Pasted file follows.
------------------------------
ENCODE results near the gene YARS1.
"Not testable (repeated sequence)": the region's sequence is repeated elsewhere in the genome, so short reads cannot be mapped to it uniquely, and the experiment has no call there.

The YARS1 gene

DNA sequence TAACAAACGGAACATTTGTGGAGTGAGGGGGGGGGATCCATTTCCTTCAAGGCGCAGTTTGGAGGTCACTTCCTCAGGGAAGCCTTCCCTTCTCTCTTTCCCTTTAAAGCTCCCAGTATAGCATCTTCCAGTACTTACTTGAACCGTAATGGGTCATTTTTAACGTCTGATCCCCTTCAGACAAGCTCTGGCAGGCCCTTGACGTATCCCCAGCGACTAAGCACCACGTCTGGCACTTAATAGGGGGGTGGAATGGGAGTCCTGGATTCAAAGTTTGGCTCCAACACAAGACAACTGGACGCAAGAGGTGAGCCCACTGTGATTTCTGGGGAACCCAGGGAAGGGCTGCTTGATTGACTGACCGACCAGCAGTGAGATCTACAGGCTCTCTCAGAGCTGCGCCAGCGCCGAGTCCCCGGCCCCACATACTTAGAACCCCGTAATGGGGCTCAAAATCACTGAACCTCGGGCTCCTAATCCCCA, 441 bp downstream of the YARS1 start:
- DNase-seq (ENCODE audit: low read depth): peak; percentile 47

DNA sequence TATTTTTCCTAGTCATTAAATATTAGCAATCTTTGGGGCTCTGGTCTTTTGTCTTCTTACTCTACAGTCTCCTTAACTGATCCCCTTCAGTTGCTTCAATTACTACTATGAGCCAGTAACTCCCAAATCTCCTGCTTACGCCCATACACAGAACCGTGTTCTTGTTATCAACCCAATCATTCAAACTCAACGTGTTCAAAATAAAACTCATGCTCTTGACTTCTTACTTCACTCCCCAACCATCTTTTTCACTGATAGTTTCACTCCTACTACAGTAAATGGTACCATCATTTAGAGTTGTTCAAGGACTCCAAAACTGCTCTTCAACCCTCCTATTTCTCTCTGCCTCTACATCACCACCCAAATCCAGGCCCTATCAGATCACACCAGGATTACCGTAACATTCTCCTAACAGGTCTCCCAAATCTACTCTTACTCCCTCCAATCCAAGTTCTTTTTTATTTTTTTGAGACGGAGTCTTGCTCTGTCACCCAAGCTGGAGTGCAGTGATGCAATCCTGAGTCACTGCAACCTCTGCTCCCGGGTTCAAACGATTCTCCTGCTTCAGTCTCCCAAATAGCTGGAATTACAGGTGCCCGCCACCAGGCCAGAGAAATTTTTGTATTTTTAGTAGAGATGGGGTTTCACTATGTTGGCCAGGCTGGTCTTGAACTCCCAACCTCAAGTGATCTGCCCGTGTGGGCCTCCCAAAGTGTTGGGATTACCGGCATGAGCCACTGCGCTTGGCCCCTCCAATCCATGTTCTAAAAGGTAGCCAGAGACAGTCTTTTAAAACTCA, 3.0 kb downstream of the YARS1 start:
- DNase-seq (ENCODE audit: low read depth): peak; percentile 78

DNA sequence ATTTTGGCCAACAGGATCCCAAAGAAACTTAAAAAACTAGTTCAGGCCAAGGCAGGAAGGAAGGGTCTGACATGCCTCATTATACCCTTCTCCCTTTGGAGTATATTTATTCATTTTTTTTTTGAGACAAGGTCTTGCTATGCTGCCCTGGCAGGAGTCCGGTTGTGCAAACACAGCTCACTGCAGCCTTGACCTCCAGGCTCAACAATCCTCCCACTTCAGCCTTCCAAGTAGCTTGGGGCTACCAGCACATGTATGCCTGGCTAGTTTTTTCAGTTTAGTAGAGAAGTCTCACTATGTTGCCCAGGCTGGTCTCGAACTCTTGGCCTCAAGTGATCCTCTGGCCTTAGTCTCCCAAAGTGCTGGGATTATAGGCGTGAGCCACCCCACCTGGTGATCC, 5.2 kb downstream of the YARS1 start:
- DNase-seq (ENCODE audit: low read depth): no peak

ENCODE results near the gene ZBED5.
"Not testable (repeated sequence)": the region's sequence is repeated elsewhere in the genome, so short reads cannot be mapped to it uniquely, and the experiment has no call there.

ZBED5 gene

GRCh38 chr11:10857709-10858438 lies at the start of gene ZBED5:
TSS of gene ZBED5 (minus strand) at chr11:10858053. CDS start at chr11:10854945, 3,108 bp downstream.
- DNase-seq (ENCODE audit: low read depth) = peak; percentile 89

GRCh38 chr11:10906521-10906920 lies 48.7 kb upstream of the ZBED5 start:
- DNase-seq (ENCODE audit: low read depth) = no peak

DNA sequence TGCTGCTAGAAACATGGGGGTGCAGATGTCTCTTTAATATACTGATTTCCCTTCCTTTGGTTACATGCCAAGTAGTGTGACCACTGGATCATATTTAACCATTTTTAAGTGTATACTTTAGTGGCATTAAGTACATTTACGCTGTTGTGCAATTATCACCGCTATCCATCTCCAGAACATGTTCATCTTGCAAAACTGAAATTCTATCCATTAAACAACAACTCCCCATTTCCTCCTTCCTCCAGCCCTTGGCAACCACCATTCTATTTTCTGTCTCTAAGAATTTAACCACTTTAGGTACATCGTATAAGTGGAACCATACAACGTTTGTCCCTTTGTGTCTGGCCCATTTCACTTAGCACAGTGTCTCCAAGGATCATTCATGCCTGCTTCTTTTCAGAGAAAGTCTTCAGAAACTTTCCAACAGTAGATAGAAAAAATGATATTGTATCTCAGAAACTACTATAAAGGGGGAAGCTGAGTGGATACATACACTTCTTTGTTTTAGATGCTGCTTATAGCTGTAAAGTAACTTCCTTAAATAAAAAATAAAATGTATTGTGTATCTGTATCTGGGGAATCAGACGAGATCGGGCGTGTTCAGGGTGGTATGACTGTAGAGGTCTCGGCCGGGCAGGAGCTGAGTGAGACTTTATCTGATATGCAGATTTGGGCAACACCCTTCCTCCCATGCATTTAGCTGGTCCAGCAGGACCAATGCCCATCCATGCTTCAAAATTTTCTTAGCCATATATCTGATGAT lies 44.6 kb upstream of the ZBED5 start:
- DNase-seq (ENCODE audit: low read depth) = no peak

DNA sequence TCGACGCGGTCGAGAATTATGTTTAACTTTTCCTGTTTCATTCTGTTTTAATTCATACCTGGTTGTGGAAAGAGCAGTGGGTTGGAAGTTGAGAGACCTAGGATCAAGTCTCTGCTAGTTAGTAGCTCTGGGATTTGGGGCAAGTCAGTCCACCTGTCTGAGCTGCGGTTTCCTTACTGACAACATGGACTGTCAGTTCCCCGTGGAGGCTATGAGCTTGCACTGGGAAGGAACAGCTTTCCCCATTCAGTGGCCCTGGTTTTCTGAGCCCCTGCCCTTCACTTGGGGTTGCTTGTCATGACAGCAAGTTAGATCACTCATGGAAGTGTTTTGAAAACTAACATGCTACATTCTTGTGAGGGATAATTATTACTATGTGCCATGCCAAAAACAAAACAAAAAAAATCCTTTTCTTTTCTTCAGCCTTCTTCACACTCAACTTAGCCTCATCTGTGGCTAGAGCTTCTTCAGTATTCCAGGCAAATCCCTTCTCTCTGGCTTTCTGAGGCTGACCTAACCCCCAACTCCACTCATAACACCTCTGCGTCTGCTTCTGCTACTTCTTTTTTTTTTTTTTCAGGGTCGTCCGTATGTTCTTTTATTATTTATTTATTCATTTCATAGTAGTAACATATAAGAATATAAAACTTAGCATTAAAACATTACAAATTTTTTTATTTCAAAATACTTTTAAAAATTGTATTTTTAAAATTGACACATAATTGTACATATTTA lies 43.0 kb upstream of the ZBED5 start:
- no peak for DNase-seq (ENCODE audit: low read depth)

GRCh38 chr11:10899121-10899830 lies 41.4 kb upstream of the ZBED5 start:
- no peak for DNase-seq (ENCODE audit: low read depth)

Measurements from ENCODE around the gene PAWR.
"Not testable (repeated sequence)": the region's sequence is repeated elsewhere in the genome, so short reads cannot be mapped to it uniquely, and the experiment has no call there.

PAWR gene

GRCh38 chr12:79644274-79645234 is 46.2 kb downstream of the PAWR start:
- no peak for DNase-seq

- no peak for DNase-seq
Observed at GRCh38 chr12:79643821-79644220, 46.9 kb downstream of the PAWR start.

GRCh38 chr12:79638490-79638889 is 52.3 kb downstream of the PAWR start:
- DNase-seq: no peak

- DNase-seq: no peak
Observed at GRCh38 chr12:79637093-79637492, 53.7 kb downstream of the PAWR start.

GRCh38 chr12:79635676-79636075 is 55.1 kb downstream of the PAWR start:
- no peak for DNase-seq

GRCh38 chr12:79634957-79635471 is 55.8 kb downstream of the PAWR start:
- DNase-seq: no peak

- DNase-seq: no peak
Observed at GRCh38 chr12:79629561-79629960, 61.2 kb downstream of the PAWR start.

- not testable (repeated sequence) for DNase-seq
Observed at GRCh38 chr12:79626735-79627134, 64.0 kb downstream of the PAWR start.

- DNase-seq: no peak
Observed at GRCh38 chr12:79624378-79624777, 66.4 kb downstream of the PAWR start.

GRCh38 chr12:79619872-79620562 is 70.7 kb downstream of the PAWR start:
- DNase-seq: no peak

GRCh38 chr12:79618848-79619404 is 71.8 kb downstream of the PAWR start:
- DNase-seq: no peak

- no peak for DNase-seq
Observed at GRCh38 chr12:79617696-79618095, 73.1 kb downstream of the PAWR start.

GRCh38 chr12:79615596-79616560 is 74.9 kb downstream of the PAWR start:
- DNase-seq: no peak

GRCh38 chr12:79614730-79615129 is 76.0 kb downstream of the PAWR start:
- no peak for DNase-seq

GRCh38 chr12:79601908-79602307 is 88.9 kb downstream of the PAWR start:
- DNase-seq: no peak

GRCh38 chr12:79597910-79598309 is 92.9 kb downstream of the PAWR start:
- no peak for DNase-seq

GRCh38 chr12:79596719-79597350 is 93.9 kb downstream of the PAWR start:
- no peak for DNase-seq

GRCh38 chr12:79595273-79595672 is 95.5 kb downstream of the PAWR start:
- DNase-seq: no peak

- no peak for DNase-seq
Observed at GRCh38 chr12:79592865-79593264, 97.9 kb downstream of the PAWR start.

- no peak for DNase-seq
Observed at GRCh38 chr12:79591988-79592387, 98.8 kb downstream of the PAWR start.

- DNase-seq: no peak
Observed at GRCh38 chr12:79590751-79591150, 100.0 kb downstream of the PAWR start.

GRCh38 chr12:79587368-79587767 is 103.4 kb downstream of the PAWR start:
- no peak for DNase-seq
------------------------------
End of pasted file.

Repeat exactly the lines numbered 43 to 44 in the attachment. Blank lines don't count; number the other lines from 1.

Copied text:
- DNase-seq: no peak
Observed at GRCh38 chr12:79624378-79624777, 66.4 kb downstream of the PAWR start.